On Wednesday, fifty years after Reverend Dr. Martin Luther King Jr. told the world about his dream, our nation's first African-American president spoke from the very same steps of the Lincoln Memorial. President Obama spoke to a crowd of thousands, who marched on the National Mall to commemorate Dr. King's historic speech. In recognition of how far the fight for equality has come, President Obama said, “To dismiss the magnitude of this progress, to suggest, as some sometimes do, that little has changed, that dishonors the courage, the sacrifice of those who paid the price to march in those years.”
However, he also acknowledged how far we still have to go in the fight towards equality. He said, “we would dishonor those heroes as well, to suggest that the work of this nation is somehow complete.” The President, along with other civil rights leaders who spoke at the event, said that fighting for voting rights, combating unemployment, and reducing gun violence are still important issues in 2013. The “Let Freedom Ring and Call to Action” ceremony took place to honor the influential life and work of Reverend Dr. Martin Luther King Jr., as well as the millions who fought for civil rights in our nation.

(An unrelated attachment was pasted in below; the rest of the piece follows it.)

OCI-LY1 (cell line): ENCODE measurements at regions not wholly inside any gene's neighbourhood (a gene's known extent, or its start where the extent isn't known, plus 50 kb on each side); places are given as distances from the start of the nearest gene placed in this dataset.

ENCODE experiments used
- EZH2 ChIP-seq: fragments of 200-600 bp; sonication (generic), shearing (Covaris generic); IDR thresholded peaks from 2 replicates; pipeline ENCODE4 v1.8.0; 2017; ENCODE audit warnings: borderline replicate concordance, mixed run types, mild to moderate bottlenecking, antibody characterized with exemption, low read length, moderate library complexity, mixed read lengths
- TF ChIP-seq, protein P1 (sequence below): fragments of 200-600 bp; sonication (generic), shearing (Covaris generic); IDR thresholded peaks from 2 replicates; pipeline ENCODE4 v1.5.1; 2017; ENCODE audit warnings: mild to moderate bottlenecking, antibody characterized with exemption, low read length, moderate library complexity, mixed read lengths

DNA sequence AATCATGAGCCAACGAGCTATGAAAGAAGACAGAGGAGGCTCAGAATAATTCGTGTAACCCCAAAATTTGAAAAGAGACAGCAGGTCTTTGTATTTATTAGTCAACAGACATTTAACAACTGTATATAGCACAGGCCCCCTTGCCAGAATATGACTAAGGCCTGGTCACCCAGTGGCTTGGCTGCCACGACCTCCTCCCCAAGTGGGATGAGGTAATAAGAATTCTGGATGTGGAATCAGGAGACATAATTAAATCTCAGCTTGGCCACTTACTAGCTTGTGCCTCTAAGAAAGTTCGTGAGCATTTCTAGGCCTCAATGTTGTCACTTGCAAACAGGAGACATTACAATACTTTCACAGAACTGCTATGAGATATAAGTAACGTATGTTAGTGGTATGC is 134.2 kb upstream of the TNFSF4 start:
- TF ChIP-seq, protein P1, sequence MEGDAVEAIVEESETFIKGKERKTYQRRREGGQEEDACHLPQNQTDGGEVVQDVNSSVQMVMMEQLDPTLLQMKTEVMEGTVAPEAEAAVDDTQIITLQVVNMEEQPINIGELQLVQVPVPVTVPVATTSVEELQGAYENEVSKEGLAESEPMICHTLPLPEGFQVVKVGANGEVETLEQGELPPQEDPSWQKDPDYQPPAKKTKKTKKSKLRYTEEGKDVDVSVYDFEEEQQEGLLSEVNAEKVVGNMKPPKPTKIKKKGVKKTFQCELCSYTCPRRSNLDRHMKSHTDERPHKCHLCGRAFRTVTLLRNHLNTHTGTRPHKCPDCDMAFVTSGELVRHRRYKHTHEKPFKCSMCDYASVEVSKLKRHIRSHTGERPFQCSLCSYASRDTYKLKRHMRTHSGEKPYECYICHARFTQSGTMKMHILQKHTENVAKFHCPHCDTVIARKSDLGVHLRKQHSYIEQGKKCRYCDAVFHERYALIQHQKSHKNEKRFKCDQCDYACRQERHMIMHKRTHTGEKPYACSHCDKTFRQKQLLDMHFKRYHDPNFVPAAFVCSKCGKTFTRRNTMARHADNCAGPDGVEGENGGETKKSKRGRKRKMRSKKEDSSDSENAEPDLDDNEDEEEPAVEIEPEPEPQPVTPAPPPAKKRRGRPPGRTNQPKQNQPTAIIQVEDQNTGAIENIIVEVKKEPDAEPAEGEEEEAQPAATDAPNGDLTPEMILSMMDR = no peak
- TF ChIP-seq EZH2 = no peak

President Obama explained the fight continues, “not just for African Americans, but for women and Latinos, Asians and Native Americans, for Catholics, Jews and Muslims, for gays, [and] for Americans with disabilities.” He said, “We might not face the same dangers of 1963, but the fierce urgency of now remains. We may never duplicate the swelling crowds and dazzling procession of that day so long ago – no one can match King's brilliance – but the same flame that lit the hearts of all who are willing to take a first step for justice, I know that flame remains.”
Listen to The Thom Hartmann Program weekdays 3 PM to 6 PM on WWRL 1600.